DOJ asks court to give police the benefit of the doubt on murky surveillance law

DOJ asks court to give police the benefit of the doubt on murky surveillance law

By Kade Crockford, Director, ACLU of Massachusetts Technology for Liberty Project at 3:18pm

Live in Delaware, New Jersey, or Pennsylvania? You can rest a little bit easier today, knowing that police need a warrant before putting a GPS tracker on your car to monitor your movements. The Department of Justice has declined to appeal a Third Circuit…

The FISA Court’s Problems Run Deep, and More Than Tinkering is Required

The FISA Court’s Problems Run Deep, and More Than Tinkering is Required

By Jay Stanley, Senior Policy Analyst, ACLU Speech, Privacy & Technology Project at 10:14am

With the latest release of documents about the NSA and the FISA Court (this one in response to an ACLU/EFF Freedom of Information Act request) we now have yet more evidence that the NSA’s compliance with the court’s orders has been poor. We learn,…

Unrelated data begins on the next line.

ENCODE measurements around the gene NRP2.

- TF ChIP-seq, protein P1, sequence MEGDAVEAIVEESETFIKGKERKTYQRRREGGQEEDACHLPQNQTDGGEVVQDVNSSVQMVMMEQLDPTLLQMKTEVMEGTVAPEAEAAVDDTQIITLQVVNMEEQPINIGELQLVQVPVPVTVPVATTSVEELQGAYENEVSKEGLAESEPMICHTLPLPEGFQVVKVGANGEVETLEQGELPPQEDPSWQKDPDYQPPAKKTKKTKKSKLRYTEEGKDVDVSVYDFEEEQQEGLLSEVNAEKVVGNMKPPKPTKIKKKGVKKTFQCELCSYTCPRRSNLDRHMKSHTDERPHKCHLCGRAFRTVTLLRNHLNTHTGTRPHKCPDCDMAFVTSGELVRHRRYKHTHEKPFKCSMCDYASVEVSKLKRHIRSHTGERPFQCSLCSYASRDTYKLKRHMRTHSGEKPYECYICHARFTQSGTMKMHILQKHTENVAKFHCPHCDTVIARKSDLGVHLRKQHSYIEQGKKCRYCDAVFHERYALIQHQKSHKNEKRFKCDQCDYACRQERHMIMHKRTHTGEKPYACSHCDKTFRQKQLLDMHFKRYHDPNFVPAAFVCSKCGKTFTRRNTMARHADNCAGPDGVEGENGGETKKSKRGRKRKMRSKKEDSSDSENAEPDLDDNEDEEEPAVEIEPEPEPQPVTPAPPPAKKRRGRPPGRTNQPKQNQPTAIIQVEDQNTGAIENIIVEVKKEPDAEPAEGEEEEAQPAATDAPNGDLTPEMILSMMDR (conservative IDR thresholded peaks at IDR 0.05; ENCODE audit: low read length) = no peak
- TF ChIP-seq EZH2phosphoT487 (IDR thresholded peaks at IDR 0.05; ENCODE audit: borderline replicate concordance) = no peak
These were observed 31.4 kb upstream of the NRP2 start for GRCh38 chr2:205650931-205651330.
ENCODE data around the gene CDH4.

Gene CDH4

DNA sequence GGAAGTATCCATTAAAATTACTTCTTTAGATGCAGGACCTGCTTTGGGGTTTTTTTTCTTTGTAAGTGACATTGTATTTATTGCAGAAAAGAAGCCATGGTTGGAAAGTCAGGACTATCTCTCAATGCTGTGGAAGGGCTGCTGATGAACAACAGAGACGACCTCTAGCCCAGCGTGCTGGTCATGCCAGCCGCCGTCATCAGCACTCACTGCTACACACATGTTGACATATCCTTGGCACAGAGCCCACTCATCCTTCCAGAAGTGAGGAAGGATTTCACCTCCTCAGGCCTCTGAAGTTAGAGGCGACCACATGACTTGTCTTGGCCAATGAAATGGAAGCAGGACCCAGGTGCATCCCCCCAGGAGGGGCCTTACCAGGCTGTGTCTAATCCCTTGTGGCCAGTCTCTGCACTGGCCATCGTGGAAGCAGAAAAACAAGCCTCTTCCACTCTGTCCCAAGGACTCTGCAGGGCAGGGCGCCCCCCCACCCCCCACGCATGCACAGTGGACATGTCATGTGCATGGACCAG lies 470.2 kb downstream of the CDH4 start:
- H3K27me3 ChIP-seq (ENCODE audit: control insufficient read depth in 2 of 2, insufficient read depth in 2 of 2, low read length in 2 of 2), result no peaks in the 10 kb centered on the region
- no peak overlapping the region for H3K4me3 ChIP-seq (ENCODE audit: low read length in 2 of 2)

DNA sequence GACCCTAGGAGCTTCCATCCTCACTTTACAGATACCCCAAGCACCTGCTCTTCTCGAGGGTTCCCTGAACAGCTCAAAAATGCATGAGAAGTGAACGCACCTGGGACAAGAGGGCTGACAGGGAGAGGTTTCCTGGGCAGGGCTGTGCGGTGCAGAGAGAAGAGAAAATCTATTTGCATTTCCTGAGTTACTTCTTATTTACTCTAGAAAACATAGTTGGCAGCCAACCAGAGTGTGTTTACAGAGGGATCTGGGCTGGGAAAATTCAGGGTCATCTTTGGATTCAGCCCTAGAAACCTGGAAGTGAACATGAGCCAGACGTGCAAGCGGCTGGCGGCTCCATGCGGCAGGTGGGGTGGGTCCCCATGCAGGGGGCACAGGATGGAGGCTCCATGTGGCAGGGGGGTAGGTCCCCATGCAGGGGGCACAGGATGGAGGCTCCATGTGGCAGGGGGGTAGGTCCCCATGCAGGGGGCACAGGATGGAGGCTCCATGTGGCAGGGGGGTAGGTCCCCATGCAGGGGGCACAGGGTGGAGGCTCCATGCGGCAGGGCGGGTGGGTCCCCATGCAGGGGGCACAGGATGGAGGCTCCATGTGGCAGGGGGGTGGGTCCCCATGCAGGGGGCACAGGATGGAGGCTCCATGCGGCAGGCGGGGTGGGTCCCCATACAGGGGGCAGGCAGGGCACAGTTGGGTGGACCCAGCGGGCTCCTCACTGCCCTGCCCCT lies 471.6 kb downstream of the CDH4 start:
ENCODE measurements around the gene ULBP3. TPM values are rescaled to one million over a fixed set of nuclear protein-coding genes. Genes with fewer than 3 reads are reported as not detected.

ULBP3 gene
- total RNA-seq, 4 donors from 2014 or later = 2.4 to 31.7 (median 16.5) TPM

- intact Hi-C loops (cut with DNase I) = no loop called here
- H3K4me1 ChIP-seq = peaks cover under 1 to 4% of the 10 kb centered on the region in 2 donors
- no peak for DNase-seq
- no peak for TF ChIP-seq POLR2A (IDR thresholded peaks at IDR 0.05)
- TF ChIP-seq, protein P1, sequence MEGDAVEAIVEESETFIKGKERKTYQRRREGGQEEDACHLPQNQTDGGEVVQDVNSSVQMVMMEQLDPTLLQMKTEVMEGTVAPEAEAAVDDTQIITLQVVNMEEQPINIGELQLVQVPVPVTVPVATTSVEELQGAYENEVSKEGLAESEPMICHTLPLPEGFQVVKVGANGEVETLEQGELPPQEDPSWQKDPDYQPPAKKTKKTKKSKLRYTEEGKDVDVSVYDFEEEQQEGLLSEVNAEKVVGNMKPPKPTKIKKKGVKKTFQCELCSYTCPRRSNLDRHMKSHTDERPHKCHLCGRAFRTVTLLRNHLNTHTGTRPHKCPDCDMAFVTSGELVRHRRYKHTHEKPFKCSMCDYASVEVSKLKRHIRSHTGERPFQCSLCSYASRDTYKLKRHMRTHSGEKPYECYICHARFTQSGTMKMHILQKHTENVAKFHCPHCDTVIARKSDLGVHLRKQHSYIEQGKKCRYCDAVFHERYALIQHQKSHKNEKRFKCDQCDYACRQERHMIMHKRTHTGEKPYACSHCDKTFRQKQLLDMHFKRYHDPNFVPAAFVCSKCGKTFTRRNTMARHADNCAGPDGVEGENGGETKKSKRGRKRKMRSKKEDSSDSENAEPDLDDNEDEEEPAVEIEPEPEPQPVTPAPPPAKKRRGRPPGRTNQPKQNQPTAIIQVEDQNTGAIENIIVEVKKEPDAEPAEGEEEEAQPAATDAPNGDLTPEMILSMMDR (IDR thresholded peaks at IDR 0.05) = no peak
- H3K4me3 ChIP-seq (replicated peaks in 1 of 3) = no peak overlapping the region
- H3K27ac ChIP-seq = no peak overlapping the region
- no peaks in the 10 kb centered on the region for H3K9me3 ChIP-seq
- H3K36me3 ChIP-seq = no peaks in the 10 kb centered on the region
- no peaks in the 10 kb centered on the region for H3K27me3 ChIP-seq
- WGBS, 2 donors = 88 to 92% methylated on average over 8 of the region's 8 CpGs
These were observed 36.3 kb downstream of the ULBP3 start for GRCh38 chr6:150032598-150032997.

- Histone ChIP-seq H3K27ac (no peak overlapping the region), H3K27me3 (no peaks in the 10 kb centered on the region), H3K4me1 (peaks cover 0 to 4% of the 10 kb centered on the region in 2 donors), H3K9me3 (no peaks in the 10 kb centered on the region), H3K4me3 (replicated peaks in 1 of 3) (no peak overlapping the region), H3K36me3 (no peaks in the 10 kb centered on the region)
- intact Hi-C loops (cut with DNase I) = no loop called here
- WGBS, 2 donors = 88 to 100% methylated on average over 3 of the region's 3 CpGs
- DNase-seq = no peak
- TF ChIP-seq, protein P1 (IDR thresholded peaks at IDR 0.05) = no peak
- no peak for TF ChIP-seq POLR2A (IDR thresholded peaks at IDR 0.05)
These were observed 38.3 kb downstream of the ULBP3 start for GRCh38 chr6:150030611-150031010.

How a Secret Court's Backwards Logic Opened the Floodgates for NSA Spying

How a Secret Court's Backwards Logic Opened the Floodgates for NSA Spying

By Patrick C. Toomey, Staff Attorney, ACLU National Security Project & Brett Max Kaufman, Legal Fellow, ACLU National Security Project at 2:55pm

This was originally posted at The Guardian.

After yet another avalanche of documents showing how the NSA has spied on our communications for years, Americans should be asking, how did we get here?

The answer is simple: secrecy poisoned…